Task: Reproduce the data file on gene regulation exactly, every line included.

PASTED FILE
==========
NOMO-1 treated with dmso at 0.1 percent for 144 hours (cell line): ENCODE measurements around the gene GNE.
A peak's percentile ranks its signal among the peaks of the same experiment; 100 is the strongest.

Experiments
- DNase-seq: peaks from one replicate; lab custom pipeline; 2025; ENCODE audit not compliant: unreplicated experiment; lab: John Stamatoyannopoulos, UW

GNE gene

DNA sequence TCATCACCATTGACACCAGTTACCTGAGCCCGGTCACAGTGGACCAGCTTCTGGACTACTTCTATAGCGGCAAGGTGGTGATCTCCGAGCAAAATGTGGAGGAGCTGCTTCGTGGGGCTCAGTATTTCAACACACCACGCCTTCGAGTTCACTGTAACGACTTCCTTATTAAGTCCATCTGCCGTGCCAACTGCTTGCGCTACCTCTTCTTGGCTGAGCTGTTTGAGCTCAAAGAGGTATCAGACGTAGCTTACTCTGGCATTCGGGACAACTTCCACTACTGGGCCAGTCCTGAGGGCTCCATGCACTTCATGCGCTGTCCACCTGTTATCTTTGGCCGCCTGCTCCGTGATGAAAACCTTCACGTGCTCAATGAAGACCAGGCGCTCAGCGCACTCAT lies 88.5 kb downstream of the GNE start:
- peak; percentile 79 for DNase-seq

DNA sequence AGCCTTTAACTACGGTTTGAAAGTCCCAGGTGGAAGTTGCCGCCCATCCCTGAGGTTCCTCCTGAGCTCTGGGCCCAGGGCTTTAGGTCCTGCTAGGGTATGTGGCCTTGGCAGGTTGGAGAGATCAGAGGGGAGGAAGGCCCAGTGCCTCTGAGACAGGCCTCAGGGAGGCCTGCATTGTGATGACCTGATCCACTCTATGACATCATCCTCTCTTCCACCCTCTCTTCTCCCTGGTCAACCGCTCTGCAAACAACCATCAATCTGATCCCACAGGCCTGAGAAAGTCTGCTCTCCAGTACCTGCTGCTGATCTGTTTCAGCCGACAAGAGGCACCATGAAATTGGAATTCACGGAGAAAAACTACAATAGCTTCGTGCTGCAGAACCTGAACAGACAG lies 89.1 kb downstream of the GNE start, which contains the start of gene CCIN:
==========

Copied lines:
NOMO-1 treated with dmso at 0.1 percent for 144 hours (cell line): ENCODE measurements around the gene GNE.
A peak's percentile ranks its signal among the peaks of the same experiment; 100 is the strongest.

Experiments
- DNase-seq: peaks from one replicate; lab custom pipeline; 2025; ENCODE audit not compliant: unreplicated experiment; lab: John Stamatoyannopoulos, UW

GNE gene

DNA sequence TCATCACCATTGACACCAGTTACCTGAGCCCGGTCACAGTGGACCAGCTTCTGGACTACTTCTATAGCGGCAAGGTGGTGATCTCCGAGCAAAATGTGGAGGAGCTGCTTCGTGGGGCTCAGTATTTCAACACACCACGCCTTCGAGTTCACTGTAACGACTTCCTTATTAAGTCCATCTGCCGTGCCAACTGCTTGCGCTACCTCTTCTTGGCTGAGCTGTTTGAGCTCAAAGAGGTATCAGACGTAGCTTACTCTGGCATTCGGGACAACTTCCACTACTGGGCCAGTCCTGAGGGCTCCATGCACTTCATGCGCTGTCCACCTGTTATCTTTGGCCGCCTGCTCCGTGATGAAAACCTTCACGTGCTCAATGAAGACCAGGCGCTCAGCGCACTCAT lies 88.5 kb downstream of the GNE start:
- peak; percentile 79 for DNase-seq

DNA sequence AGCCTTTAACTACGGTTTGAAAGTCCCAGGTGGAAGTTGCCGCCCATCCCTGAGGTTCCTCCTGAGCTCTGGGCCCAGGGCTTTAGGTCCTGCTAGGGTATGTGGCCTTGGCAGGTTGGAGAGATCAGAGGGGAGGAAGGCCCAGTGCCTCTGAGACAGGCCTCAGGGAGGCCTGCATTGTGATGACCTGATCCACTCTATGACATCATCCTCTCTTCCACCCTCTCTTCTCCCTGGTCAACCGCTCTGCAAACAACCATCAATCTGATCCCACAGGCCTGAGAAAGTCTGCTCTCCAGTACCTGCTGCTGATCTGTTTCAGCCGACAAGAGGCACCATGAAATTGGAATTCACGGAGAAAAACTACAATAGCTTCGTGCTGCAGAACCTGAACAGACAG lies 89.1 kb downstream of the GNE start, which contains the start of gene CCIN: